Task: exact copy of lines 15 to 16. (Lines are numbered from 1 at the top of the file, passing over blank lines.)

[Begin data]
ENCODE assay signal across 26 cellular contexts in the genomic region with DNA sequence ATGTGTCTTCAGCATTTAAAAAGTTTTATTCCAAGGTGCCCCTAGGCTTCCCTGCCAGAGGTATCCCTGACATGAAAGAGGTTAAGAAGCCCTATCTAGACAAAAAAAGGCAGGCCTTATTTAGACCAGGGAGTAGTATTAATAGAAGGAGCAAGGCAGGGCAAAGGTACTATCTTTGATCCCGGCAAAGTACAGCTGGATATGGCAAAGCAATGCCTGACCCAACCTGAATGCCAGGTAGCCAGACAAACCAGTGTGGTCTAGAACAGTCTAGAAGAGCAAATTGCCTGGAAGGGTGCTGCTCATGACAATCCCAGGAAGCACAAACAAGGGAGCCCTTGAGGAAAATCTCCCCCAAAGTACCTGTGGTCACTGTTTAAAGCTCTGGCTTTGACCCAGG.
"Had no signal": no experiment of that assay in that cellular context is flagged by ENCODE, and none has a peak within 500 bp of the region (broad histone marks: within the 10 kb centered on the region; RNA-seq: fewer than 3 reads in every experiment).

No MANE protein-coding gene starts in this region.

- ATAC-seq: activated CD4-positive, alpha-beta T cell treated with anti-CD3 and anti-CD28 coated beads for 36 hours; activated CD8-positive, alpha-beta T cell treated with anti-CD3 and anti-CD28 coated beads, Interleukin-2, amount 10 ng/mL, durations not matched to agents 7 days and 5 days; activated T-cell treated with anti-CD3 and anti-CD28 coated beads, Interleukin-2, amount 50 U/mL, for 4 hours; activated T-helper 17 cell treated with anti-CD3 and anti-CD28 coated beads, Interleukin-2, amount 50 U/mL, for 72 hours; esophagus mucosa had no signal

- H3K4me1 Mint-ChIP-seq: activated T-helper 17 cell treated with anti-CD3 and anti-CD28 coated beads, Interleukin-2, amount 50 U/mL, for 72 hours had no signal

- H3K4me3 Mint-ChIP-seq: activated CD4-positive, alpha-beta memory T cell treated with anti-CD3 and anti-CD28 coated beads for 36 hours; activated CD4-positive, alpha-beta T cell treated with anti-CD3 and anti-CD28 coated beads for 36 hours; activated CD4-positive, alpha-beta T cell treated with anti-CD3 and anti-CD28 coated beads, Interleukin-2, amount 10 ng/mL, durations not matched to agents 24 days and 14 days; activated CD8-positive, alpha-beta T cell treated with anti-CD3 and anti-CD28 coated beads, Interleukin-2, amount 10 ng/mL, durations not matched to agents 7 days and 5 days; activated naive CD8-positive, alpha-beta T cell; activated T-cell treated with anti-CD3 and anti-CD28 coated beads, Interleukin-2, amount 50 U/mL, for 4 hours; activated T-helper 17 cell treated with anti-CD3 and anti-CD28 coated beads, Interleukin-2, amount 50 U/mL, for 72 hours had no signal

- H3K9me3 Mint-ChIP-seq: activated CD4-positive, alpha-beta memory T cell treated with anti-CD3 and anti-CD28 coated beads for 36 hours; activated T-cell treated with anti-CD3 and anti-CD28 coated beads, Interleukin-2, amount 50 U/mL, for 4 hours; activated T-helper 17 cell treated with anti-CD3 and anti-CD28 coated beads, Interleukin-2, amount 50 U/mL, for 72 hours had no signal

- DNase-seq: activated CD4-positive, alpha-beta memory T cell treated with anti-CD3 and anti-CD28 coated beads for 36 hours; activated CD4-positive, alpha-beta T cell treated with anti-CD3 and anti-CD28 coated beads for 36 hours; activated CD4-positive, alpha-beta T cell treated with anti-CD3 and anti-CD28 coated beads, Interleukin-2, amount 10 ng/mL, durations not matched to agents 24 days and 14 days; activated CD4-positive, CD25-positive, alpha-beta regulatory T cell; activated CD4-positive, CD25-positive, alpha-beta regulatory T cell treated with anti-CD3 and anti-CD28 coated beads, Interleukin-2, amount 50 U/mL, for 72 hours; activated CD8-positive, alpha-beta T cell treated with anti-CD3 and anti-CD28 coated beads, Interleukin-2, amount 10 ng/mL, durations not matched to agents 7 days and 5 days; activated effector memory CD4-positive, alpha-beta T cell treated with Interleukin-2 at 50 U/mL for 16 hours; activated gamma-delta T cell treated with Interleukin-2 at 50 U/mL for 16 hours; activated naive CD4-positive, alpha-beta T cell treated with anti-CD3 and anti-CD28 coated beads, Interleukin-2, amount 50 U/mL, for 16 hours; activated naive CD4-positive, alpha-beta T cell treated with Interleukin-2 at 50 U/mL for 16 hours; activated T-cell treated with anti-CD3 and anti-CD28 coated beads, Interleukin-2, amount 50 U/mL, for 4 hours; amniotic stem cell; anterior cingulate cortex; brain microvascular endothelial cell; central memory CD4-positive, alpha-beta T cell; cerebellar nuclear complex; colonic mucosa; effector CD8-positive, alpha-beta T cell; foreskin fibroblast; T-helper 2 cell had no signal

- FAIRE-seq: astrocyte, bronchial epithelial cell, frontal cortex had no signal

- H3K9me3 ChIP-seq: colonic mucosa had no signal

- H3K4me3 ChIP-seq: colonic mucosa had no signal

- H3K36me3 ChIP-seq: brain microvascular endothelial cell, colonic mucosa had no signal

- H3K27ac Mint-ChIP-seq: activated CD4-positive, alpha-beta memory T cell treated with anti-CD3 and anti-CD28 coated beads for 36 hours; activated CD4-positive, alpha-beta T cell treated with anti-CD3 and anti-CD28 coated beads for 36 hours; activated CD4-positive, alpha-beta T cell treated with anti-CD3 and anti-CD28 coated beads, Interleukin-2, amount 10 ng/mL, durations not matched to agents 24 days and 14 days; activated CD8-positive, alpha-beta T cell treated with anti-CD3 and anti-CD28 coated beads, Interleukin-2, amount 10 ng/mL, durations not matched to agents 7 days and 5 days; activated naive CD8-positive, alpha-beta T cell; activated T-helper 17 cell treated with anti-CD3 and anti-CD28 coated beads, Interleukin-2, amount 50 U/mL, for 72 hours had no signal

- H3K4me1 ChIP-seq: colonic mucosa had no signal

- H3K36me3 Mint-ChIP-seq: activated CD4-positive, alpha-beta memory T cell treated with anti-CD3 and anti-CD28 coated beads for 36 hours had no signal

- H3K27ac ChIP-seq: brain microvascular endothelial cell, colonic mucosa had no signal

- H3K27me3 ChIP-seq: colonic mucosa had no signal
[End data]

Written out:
- H3K36me3 Mint-ChIP-seq: activated CD4-positive, alpha-beta memory T cell treated with anti-CD3 and anti-CD28 coated beads for 36 hours had no signal

- H3K27ac ChIP-seq: brain microvascular endothelial cell, colonic mucosa had no signal